Bernanke Warns About Fiscal Challenges, Federal Debt/GDP vs. 10-Year Treasury Yield Chart

On February 2 and 7, Federal Reserve Chairman Ben Bernanke, in his testimony before the U.S. Senate and House Committees on the Budget, gave his outlook on the economy and warned about the U.S.'s "unsustainable deficits" and "structural fiscal imbalances". Read his statement below. I also added a chart of Gross Federal Debt/GDP from 1939-10/2011 versus the 10-year note yield from 1962-present. It is interesting that the 10-year yield peaked when Gross Federal Debt/GDP bottomed in the early 1980s, which was due to inflation. Related: Congressional Budget Office Sees Big Decline In Budget Deficit/GDP Between 2012-2022 (see their alternative scenario as well).

Link to chart at St. Louis Fed

"Fiscal Policy Challenges
In the remainder of my remarks, I would like to briefly discuss the fiscal challenges facing your Committee and the country. The federal budget deficit widened appreciably with the onset of the recent recession, and it has averaged around 9 percent of gross domestic product (GDP) over the past three fiscal years. This exceptional increase in the deficit has mostly reflected the automatic cyclical response of revenues and spending to a weak economy as well as the fiscal actions taken to ease the recession and aid the recovery. As the economy continues to expand and stimulus policies are phased out, the budget deficit should narrow over the next few years.

Unfortunately, even after economic conditions have returned to normal, the nation will still face a sizable structural budget gap if current budget policies continue. Using information from the recent budget outlook by the Congressional Budget Office, one can construct a projection for the federal deficit assuming that most expiring tax provisions are extended and that Medicare's physician payment rates are held at their current level. Under these assumptions, the budget deficit would be more than 4 percent of GDP in fiscal year 2017, assuming that the economy is then close to full employment. Of even greater concern is that longer-run projections, based on plausible assumptions about the evolution of the economy and budget under current policies, show the structural budget gap increasing significantly further over time and the ratio of outstanding federal debt to GDP rising rapidly. This dynamic is clearly unsustainable.

These structural fiscal imbalances did not emerge overnight. To a significant extent, they are the result of an aging population and, especially, fast-rising health-care costs, both of which have been predicted for decades. Notably, the Congressional Budget Office projects that net federal outlays for health-care entitlements--which were about 5 percent of GDP in fiscal 2011--could rise to more than 9 percent of GDP by 2035.3 Although we have been warned about such developments for many years, the time when projections become reality is coming closer.

Having a large and increasing level of government debt relative to national income runs the risk of serious economic consequences. Over the longer term, the current trajectory of federal debt threatens to crowd out private capital formation and thus reduce productivity growth. To the extent that increasing debt is financed by borrowing from abroad, a growing share of our future income would be devoted to interest payments on foreign-held federal debt. High levels of debt also impair the ability of policymakers to respond effectively to future economic shocks and other adverse events.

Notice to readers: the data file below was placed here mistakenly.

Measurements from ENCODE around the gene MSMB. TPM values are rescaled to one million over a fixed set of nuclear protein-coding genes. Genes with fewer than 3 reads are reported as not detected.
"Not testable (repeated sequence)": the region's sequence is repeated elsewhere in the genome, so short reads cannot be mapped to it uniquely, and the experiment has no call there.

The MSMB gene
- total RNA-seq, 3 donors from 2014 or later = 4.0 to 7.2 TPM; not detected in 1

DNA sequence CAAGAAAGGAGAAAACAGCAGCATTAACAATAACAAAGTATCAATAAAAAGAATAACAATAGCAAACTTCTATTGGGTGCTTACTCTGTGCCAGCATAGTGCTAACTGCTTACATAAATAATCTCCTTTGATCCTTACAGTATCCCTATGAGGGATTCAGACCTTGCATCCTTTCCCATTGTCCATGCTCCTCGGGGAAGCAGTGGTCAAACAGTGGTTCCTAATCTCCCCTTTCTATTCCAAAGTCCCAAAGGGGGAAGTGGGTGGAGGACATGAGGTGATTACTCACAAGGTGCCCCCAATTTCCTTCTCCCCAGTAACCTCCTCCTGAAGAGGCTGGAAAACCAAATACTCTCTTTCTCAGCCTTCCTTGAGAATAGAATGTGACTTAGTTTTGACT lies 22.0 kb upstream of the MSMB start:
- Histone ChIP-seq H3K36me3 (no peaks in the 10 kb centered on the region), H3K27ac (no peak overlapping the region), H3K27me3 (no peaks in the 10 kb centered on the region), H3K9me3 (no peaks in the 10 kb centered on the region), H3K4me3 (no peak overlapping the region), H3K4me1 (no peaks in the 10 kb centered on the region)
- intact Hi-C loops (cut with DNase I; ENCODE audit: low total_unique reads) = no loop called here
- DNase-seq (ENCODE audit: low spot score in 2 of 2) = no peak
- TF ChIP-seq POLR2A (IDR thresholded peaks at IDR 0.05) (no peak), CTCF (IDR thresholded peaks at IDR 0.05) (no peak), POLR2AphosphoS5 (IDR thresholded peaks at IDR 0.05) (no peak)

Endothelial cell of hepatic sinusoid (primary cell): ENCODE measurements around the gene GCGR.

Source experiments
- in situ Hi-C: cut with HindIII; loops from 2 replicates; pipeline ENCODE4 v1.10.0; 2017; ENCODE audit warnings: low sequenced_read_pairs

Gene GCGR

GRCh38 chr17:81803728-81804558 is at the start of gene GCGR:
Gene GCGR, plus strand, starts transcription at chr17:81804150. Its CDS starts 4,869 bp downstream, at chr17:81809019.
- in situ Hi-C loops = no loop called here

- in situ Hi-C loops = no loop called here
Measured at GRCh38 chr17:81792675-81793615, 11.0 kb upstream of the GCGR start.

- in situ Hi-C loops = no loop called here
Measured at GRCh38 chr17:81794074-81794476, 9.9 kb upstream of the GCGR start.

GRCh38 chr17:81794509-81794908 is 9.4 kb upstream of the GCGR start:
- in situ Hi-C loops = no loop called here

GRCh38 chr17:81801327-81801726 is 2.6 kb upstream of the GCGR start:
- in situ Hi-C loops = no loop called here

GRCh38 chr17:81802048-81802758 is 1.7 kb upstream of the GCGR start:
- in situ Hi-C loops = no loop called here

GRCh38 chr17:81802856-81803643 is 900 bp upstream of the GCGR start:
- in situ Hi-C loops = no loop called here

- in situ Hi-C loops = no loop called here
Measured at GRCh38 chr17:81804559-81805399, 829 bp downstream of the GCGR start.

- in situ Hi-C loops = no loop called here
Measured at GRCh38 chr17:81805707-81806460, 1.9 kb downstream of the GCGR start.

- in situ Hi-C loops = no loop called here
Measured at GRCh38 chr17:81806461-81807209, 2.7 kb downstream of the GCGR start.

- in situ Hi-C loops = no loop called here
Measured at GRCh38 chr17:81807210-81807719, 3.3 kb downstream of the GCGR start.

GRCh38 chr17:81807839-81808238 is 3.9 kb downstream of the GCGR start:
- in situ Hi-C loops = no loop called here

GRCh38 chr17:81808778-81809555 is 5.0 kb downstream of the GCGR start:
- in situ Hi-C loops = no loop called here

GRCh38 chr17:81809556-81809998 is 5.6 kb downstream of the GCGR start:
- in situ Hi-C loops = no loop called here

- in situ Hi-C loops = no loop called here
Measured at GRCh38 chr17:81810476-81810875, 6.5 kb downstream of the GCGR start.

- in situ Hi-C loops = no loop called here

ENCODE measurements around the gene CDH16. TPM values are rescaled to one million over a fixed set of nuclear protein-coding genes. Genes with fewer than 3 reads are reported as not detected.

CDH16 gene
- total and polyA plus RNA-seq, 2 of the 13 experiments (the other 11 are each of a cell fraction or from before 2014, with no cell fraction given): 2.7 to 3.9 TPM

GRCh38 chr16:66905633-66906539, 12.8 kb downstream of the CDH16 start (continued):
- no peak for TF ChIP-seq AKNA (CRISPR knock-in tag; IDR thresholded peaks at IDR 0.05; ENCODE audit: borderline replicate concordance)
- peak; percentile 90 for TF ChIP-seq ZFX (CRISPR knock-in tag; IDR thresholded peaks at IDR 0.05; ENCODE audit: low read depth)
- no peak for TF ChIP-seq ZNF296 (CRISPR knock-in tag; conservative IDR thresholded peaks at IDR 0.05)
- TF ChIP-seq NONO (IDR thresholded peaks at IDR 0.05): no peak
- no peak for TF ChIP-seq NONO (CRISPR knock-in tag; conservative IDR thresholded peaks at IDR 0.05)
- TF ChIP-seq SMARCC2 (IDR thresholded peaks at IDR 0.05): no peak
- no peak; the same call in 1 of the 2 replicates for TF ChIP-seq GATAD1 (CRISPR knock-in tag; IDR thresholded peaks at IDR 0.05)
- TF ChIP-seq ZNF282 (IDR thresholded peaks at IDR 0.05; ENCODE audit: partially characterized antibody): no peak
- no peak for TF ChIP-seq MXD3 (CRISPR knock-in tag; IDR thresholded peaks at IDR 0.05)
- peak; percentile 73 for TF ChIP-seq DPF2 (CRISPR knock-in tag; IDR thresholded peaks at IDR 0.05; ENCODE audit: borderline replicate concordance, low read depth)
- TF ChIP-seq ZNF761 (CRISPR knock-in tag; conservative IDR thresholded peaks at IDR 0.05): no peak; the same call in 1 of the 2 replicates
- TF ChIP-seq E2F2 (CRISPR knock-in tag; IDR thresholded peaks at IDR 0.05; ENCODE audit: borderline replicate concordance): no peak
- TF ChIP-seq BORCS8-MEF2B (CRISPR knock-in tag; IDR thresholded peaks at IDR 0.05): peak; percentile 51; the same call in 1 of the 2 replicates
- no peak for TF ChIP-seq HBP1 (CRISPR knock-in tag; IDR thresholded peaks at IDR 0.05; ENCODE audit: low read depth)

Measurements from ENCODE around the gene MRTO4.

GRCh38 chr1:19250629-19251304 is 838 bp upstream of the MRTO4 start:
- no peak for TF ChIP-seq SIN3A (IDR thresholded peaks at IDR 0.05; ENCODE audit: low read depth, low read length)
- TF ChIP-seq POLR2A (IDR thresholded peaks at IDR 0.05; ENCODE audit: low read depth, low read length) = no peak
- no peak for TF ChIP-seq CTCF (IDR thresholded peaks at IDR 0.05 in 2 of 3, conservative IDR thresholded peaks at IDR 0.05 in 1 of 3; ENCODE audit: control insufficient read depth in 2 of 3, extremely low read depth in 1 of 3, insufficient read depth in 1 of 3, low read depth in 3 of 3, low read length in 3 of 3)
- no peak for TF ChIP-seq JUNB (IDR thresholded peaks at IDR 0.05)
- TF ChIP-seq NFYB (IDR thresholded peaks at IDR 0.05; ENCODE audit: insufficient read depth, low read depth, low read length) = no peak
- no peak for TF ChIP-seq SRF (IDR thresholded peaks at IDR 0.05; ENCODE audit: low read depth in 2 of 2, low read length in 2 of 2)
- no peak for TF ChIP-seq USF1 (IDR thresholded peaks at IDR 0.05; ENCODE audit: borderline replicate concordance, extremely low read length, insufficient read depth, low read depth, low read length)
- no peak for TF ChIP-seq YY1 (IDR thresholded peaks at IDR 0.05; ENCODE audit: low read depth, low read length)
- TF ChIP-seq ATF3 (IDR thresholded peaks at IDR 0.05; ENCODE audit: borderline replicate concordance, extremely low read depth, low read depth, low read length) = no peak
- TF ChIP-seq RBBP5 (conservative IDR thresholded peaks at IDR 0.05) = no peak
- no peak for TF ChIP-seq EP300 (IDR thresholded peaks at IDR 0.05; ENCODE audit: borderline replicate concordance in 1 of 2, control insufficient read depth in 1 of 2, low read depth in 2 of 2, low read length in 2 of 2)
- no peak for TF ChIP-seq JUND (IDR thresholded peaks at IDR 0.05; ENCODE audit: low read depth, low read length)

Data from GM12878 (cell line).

Even the prospect of unsustainable deficits has costs, including an increased possibility of a sudden fiscal crisis. As we have seen in a number of countries recently, interest rates can soar quickly if investors lose confidence in the ability of a government to manage its fiscal policy. Although historical experience and economic theory do not indicate the exact threshold at which the perceived risks associated with the U.S. public debt would increase markedly, we can be sure that, without corrective action, our fiscal trajectory will move the nation ever closer to that point.

To achieve economic and financial stability, U.S. fiscal policy must be placed on a sustainable path that ensures that debt relative to national income is at least stable or, preferably, declining over time. Attaining this goal should be a top priority.

Even as fiscal policymakers address the urgent issue of fiscal sustainability, they should take care not to unnecessarily impede the current economic recovery. Fortunately, the two goals of achieving long-term fiscal sustainability and avoiding additional fiscal headwinds for the current recovery are fully compatible--indeed, they are mutually reinforcing. On the one hand, a more robust recovery will lead to lower deficits and debt in coming years. On the other hand, a plan that clearly and credibly puts fiscal policy on a path to sustainability could help keep longer-term interest rates low and improve household and business confidence, thereby supporting improved economic performance today.

Fiscal policymakers can also promote stronger economic performance in the medium term through the careful design of tax policies and spending programs. To the fullest extent possible, our nation's tax and spending policies should increase incentives to work and save, encourage investments in the skills of our workforce, stimulate private capital formation, promote research and development, and provide necessary public infrastructure. Although we cannot expect our economy to grow its way out of our fiscal imbalances, a more productive economy will ease the tradeoffs that we face and increase the likelihood that we leave a healthy economy to our children and grandchildren."


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